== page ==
Ya, saw his reasoning.... but I'd disagree.. again, he's 6'2" and so is always in the middle of any bikes companies' L and XL sizing.. but he picked a medium?? The Warden size Large does have a 500mm reach but the head tube is short, so he'd still need spacers which would lower that reach 5 to 10mm. His other recent reviews and the bikes he compares it to (Privateer 141 and Nukeproof Mega) he rode in size Larges with 485 and 480mm of reach, which are closer to the Warden's Large reach than the stacked Medium he rode of 466. If he's reviewing other size Large bikes shouldn't he be sticking to size Larges for a proper and true comparison of the bikes intended feel and ride?

It's also a lot more than just reach... sizing way down to a medium means he's not just riding too short of a reach for the way the bike was designed, but his stack is too low (as he talked about), his wheelbase is too short (talks about it being not as stable during high speed) and his seat tube is too short meaning he needs lots of seat post and will end up too slack of a SA... changes the whole perception of the bike.

Personally I don't like when reviewers stray from the manufactures recommended sizing for reviews. They build bikes and sweat the geo numbers in each size so that the bike rides and feels a certain way for that size of rider. When you sizing way up or down like that it messes with the feel and intentions of the bike and I think it clearly comes across in the review... he just didn't feel all that comfortable.

Sure, buying a bike for yourself and you know what kind of reach/wheelbase/stack/HTA/STA relationship you like, then ya, pick your size based on that. For a review... no thanks, I want to know how the intended design of the bike rides for intended sized rider.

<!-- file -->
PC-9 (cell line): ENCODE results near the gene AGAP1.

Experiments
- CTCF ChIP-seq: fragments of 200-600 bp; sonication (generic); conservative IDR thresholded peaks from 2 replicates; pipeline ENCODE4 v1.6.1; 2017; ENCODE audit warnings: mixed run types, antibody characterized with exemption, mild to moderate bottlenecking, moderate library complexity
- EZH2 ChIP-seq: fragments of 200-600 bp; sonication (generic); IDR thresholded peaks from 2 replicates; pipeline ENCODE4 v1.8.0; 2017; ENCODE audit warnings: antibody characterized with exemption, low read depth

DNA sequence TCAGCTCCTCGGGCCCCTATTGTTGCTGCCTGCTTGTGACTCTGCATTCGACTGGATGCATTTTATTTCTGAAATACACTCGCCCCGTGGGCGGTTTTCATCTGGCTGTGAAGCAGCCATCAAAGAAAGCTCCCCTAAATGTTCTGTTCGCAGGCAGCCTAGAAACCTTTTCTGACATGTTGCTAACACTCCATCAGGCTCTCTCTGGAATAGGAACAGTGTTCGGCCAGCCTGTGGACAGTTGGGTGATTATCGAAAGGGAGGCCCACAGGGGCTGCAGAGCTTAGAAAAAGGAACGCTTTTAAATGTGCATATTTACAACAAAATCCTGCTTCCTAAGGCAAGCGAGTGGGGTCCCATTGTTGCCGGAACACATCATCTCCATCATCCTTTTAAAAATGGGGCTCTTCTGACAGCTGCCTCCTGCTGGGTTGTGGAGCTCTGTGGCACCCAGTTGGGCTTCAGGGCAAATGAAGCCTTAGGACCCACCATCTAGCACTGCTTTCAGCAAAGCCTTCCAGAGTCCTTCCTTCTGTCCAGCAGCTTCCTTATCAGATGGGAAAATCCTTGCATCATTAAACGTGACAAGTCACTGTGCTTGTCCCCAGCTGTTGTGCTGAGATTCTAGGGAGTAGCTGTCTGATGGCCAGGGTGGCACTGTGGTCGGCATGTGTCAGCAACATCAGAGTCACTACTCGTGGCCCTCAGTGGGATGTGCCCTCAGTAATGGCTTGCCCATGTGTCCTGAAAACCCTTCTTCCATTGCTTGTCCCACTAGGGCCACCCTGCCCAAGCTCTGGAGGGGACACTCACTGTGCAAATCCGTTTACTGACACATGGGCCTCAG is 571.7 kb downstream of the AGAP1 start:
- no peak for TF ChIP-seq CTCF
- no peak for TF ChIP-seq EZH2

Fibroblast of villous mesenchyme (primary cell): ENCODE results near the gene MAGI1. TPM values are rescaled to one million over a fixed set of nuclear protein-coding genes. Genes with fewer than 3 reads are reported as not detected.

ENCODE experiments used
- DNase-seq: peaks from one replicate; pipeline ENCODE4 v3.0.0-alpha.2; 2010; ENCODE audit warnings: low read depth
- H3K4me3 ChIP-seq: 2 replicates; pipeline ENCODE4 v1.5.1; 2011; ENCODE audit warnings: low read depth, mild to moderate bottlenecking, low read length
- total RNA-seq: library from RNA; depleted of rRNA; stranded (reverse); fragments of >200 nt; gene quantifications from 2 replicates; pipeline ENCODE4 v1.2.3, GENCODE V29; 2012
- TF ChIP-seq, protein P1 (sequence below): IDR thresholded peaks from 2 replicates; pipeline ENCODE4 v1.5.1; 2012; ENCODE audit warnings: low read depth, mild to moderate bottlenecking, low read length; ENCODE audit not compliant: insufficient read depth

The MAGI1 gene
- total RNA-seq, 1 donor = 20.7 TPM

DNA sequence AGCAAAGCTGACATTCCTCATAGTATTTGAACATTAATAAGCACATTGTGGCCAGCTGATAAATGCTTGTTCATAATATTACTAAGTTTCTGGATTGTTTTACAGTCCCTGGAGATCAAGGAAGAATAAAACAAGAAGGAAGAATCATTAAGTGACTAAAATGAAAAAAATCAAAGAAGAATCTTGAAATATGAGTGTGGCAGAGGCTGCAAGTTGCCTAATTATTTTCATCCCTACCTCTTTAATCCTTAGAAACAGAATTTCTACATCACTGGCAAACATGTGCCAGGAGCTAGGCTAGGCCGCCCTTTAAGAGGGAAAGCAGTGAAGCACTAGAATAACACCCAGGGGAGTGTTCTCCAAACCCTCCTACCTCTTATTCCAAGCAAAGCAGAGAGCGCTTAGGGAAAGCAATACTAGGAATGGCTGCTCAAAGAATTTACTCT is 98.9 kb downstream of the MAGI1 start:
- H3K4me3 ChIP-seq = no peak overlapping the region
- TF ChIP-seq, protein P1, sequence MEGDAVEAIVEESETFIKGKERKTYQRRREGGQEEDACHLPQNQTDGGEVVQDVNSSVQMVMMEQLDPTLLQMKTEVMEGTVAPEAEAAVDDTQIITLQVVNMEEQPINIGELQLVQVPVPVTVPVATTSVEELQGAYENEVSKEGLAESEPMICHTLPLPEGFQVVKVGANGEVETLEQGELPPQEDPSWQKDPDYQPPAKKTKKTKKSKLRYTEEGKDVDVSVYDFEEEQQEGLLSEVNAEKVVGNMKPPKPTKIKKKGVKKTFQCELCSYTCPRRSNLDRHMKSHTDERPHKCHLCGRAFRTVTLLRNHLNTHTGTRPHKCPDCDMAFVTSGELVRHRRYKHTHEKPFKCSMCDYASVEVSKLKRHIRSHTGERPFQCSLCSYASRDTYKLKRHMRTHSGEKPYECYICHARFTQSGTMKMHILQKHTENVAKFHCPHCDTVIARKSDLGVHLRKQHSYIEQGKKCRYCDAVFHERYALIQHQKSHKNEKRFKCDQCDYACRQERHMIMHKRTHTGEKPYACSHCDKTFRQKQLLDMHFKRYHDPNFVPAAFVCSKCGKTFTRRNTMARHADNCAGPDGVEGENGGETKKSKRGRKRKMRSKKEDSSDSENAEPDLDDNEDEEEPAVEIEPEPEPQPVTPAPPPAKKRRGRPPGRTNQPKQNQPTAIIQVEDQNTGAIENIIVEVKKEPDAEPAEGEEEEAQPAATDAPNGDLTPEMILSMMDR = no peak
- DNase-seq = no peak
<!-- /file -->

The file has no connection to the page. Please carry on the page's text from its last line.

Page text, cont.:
• 5 0
 @bishopsmike: yeah he should be riding a bike that is the size the company intends for the the rider, that's how most people will buy it
  • 4 0
 your ripmo has a stack height of 620 the knolly is 595. So, to end up at the same stack height if you added 25mm of spacers you would reduce reach on the knolly ~10mm which would make it long ~465 but not very far off your ibis.

The size large here would likely need 30mm spacers to get to an equivalent stack height and the reach would end up around 485-490 on a size large which is long but again not far off many other bikes.
  • 2 0
 @islandforlife: Best response on here.
  • 2 1
 So the current trend from brands is to make long bikes, and the current trend from riders is to size down...

So does that mean bikes were already pretty good?
  • 3 0
 @Dogl0rd: I think the current trend is to just buy your size...
Only company I know who doesn't follow suit is Pipe Dream

But if you are stuck between sizes I guess you could argue sizing down or up depending on use. Trail bike, down size ... bike park, upsize.
  • 16 12
 Get someone who can actually ride to review your bikes. Let alone pick the right size
  • 13 4
 Username checks out..
  • 2 9
flag freeridejerk888 (Aug 9, 2021 at 12:27) (Below Threshold)
 Wow! Really sharp you is! @bikefuturist:
  • 5 1